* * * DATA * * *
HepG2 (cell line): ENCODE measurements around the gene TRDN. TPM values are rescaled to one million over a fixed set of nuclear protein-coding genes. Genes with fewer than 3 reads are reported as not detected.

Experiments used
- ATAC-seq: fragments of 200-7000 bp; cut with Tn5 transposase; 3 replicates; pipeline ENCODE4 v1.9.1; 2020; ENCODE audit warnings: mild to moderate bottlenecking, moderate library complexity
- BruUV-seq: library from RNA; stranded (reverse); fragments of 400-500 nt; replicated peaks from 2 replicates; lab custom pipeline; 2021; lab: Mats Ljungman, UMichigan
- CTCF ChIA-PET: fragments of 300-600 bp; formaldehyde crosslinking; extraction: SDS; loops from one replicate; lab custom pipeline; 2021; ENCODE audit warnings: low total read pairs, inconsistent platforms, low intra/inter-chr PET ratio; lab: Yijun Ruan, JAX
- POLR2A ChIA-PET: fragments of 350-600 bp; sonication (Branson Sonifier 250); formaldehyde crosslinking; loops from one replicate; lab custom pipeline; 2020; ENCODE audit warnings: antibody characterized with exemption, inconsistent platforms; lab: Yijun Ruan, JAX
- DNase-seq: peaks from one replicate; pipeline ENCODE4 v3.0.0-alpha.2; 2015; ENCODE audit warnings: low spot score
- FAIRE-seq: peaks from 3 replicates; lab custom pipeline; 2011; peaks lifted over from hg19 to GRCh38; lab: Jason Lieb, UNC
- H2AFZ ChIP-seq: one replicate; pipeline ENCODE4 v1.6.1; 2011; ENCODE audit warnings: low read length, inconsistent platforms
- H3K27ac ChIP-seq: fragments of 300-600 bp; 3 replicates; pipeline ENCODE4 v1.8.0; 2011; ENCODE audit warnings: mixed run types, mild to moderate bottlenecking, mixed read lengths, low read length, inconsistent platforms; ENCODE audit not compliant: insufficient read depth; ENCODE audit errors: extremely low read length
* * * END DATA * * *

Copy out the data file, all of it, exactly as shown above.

HepG2 (cell line): ENCODE measurements around the gene TRDN. TPM values are rescaled to one million over a fixed set of nuclear protein-coding genes. Genes with fewer than 3 reads are reported as not detected.

Experiments used
- ATAC-seq: fragments of 200-7000 bp; cut with Tn5 transposase; 3 replicates; pipeline ENCODE4 v1.9.1; 2020; ENCODE audit warnings: mild to moderate bottlenecking, moderate library complexity
- BruUV-seq: library from RNA; stranded (reverse); fragments of 400-500 nt; replicated peaks from 2 replicates; lab custom pipeline; 2021; lab: Mats Ljungman, UMichigan
- CTCF ChIA-PET: fragments of 300-600 bp; formaldehyde crosslinking; extraction: SDS; loops from one replicate; lab custom pipeline; 2021; ENCODE audit warnings: low total read pairs, inconsistent platforms, low intra/inter-chr PET ratio; lab: Yijun Ruan, JAX
- POLR2A ChIA-PET: fragments of 350-600 bp; sonication (Branson Sonifier 250); formaldehyde crosslinking; loops from one replicate; lab custom pipeline; 2020; ENCODE audit warnings: antibody characterized with exemption, inconsistent platforms; lab: Yijun Ruan, JAX
- DNase-seq: peaks from one replicate; pipeline ENCODE4 v3.0.0-alpha.2; 2015; ENCODE audit warnings: low spot score
- FAIRE-seq: peaks from 3 replicates; lab custom pipeline; 2011; peaks lifted over from hg19 to GRCh38; lab: Jason Lieb, UNC
- H2AFZ ChIP-seq: one replicate; pipeline ENCODE4 v1.6.1; 2011; ENCODE audit warnings: low read length, inconsistent platforms
- H3K27ac ChIP-seq: fragments of 300-600 bp; 3 replicates; pipeline ENCODE4 v1.8.0; 2011; ENCODE audit warnings: mixed run types, mild to moderate bottlenecking, mixed read lengths, low read length, inconsistent platforms; ENCODE audit not compliant: insufficient read depth; ENCODE audit errors: extremely low read length